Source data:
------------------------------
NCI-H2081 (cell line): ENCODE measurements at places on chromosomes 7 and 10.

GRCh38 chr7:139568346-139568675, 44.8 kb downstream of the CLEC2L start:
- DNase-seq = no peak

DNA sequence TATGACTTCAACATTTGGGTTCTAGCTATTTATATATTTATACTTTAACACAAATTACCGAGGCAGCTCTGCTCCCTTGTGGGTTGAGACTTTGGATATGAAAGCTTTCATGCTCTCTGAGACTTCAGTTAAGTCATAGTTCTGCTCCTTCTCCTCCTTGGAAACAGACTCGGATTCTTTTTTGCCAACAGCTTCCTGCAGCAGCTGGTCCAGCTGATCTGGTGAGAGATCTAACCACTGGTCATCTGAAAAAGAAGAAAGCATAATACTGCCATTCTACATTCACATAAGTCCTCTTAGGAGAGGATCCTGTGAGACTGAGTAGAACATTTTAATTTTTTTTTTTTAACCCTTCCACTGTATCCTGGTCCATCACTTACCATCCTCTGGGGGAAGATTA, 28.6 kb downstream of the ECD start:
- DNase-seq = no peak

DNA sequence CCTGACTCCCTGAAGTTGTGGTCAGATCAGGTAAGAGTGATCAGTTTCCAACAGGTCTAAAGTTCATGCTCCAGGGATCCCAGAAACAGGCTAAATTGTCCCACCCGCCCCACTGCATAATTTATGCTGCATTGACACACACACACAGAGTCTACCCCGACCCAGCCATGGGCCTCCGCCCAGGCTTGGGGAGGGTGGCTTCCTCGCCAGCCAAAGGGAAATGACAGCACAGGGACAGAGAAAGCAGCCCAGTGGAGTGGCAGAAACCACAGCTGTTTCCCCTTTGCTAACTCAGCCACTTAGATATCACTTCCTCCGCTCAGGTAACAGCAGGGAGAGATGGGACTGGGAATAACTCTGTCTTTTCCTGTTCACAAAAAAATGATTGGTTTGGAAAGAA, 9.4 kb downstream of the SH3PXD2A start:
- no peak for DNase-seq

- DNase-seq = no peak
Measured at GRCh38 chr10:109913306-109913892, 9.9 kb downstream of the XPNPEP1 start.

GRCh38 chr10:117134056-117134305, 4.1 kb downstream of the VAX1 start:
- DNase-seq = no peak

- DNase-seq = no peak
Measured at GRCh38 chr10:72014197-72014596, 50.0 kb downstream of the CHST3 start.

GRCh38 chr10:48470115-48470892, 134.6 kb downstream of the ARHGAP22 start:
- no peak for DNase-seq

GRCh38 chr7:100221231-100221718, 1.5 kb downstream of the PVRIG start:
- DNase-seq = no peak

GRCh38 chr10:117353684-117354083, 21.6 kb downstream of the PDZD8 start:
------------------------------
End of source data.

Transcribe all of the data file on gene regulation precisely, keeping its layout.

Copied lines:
NCI-H2081 (cell line): ENCODE measurements at places on chromosomes 7 and 10.

GRCh38 chr7:139568346-139568675, 44.8 kb downstream of the CLEC2L start:
- DNase-seq = no peak

DNA sequence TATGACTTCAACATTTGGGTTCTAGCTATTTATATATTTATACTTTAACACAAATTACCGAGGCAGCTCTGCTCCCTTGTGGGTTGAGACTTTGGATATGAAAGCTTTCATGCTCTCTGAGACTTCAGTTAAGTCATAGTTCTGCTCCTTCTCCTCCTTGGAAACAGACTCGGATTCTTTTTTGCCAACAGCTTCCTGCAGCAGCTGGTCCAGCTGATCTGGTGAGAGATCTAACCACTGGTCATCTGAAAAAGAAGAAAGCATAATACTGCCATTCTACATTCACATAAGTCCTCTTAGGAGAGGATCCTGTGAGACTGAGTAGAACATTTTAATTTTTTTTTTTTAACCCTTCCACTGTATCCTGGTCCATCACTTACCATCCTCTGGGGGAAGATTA, 28.6 kb downstream of the ECD start:
- DNase-seq = no peak

DNA sequence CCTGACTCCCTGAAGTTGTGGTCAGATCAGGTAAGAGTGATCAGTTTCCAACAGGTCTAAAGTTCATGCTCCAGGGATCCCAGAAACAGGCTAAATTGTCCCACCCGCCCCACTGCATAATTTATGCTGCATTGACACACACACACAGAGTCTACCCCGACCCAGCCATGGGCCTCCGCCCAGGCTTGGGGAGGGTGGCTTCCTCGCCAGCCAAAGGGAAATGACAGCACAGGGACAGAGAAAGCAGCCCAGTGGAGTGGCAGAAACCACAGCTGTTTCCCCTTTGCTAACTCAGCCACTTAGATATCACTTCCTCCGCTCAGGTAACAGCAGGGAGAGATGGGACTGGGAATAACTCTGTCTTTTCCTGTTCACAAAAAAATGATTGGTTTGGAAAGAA, 9.4 kb downstream of the SH3PXD2A start:
- no peak for DNase-seq

- DNase-seq = no peak
Measured at GRCh38 chr10:109913306-109913892, 9.9 kb downstream of the XPNPEP1 start.

GRCh38 chr10:117134056-117134305, 4.1 kb downstream of the VAX1 start:
- DNase-seq = no peak

- DNase-seq = no peak
Measured at GRCh38 chr10:72014197-72014596, 50.0 kb downstream of the CHST3 start.

GRCh38 chr10:48470115-48470892, 134.6 kb downstream of the ARHGAP22 start:
- no peak for DNase-seq

GRCh38 chr7:100221231-100221718, 1.5 kb downstream of the PVRIG start:
- DNase-seq = no peak

GRCh38 chr10:117353684-117354083, 21.6 kb downstream of the PDZD8 start: